As Members know and appreciate, it costs thousands of euro to repatriate bodies from abroad. This expense is not covered by the Irish Government or the UK Government. One can imagine when family members receive that devastating phone call they do not know where to turn. Now, due to the good work of the Bell family, they have somewhere to turn. To date, more than 200 bodies have been repatriated thanks to Colin and Eithne Bell.
However, this work since the death of their son has all been done in the family home. Only a few months ago, back in late 2016, they opened up a new office in Newry. They attended a briefing session in the AV room last year at which they made a request to Members of the Oireachtas for two simple things. They made an application for charitable status two years ago and are still awaiting a decision. They were also seeking a small donation of €30,000 per annum to allow them to continue with their good work. Not one penny of the donations they receive goes to any personal gain - it all goes towards the trust. I ask the Leader to mention to the relevant Minister or Ministers that they are still awaiting a decision and to see if, somewhere in the Exchequer, €30,000 can be found to help them continue their good work on behalf of all families in this country.
I want to raise the issue of Irish Water and believe that the current committee is making good progress. According to reports in the media this morning, there is now great hope that the committee will have a consensus on finally doing away with water charges and everyone in the Chamber should welcome that. I commend my own party, especially my colleague Deputy Eoin Ó Broin, on leading the fight on that in the Oireachtas and I commend the trade union movement and the Right2Water campaign, who have been absolutely solid. I also commend the hundreds of thousands who marched over the past number of years because it was people power that determined the end of water charges.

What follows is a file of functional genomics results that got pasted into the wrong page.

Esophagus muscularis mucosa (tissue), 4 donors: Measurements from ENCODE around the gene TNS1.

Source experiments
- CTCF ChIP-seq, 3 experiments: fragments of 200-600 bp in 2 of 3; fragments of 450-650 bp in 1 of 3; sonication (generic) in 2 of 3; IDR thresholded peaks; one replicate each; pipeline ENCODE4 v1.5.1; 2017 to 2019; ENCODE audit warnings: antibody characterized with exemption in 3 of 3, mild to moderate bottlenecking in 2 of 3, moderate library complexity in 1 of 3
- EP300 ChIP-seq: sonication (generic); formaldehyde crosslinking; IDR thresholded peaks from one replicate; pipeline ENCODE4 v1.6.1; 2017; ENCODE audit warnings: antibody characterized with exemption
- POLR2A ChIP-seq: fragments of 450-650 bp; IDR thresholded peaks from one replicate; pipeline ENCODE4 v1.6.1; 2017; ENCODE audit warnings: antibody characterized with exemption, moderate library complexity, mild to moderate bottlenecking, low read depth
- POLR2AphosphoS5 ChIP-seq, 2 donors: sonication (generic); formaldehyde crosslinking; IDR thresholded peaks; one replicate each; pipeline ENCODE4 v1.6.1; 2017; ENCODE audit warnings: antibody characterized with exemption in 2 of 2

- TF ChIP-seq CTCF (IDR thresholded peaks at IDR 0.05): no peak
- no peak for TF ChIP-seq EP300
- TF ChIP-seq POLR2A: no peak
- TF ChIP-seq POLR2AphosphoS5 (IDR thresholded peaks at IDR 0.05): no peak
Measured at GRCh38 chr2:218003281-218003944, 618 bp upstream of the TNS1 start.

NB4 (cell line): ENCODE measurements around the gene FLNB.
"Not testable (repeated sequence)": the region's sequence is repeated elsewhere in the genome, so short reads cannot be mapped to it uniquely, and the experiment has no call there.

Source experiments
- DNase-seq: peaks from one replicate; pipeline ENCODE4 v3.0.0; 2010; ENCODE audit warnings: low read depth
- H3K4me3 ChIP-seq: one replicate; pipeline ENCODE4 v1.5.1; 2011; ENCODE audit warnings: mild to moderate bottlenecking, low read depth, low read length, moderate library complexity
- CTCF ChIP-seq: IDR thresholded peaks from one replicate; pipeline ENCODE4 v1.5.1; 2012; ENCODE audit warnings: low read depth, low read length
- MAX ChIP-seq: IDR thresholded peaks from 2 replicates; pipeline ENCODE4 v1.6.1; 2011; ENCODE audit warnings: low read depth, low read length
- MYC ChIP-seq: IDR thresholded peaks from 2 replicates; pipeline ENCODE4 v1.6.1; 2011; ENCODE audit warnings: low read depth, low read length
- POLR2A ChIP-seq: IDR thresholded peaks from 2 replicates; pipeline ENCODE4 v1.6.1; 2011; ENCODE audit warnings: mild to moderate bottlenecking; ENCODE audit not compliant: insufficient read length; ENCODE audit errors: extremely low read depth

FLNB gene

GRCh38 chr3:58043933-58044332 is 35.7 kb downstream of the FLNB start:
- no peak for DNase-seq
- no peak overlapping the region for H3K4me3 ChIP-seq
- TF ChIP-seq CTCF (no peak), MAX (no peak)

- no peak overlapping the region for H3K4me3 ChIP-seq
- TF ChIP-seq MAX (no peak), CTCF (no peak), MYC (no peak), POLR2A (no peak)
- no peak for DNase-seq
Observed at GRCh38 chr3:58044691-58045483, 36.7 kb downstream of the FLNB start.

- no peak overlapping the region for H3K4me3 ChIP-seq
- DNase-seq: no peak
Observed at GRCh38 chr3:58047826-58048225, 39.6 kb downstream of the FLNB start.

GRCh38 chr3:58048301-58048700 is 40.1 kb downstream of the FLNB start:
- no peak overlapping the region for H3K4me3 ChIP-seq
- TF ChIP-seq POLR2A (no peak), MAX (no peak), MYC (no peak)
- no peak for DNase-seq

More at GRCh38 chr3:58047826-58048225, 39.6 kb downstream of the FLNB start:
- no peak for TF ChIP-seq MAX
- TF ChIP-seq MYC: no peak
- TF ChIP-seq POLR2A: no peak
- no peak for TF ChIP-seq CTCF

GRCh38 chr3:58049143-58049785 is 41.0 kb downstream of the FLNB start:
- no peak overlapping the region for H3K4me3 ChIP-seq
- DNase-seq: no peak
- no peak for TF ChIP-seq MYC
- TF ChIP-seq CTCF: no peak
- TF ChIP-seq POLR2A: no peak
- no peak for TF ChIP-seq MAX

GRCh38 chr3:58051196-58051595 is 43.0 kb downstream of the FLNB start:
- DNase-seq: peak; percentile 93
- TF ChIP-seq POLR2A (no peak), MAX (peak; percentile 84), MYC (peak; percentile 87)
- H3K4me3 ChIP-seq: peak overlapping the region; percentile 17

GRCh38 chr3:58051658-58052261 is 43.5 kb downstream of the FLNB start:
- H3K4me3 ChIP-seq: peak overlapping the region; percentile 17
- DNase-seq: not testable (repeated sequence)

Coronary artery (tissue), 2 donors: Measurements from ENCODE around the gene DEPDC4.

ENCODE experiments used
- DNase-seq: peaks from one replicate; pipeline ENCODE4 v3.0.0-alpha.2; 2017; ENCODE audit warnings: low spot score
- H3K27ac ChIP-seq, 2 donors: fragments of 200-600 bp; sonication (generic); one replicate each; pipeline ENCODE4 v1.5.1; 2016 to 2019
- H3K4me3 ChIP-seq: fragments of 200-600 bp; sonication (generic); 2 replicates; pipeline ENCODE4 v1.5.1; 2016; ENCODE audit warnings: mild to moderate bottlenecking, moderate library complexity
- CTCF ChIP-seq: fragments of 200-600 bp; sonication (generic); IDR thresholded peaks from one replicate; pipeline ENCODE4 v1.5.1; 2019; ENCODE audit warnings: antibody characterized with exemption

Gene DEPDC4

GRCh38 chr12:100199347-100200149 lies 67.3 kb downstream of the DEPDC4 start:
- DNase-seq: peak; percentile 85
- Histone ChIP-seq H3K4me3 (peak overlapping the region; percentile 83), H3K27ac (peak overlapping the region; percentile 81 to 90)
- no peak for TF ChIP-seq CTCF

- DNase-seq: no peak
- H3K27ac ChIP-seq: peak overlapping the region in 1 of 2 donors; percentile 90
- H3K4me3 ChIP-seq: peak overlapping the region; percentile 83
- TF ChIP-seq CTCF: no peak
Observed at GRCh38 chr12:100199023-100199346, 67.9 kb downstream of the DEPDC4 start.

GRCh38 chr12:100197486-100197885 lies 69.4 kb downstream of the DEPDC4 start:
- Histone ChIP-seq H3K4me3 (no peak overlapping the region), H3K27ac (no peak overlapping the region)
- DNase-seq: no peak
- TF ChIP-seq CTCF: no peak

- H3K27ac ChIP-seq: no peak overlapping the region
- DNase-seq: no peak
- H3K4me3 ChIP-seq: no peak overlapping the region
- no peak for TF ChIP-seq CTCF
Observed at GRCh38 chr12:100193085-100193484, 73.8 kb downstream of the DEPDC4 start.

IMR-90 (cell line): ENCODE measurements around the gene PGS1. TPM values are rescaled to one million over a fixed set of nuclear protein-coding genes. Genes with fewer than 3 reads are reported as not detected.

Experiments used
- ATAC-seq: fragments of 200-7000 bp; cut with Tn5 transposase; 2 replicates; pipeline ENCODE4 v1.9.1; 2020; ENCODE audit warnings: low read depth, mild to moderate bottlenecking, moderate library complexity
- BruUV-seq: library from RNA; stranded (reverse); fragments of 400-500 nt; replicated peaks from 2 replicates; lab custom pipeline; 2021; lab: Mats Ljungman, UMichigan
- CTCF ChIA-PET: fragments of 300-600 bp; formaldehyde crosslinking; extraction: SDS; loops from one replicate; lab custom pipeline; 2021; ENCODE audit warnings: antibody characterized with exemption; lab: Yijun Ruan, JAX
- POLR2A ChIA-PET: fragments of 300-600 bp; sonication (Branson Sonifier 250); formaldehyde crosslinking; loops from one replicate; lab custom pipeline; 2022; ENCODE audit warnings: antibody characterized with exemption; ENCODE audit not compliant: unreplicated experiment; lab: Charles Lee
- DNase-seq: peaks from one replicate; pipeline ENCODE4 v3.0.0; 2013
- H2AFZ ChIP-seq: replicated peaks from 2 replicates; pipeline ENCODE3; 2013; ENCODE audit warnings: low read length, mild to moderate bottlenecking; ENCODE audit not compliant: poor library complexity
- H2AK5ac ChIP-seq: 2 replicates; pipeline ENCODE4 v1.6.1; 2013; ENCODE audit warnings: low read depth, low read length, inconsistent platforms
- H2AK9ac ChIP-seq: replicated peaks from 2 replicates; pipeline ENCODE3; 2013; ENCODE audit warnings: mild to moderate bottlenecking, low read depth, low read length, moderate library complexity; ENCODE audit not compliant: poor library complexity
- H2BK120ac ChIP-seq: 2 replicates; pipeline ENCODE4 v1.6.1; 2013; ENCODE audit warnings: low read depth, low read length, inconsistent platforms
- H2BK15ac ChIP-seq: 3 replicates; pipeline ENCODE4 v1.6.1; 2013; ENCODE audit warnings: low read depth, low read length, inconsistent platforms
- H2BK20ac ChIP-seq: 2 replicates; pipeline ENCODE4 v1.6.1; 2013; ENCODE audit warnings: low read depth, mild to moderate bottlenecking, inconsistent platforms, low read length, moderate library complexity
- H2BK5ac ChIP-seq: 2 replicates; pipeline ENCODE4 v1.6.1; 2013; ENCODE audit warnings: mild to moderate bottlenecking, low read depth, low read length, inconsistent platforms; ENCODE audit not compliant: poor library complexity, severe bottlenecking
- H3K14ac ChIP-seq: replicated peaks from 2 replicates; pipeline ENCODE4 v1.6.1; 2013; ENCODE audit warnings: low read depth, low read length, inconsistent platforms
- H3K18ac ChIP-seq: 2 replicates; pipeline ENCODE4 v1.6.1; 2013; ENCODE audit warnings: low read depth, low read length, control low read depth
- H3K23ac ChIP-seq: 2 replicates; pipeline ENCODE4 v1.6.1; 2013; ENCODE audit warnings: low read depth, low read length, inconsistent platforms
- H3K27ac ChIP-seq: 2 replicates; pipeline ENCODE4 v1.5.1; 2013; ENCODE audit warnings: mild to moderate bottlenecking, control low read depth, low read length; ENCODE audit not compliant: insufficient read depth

I remind people why we are opposed to water charges. It is because they represent regressive taxation. I was surprised that the Labour Party, in particular, never understood that it was regressive, toll booth taxation.
Tell that to Deputy Paul Murphy.
For people on the left to cite regressive, toll booth taxation as something we should support is frankly bizarre. Sinn Féin has always been consistent and if people check our policy, they will see that we have been opposed to water charges from the get-go.
Deputy Paul Murphy will vouch for that.
Deputy Paul Murphy will validate that as well.
We do not have water charges in the North.
A report is due on water charges and I do not want to reopen the debate now. The report will be fully debated in this House as there is a duty to put it before both Houses
I call on the Leader to ensure that happens as quickly as possible. I welcome the fact that, even though they had to be dragged kicking and screaming, we finally got Fianna Fáil to a place where they can align with us in getting rid of water charges. Fair play to the slow learners on my left.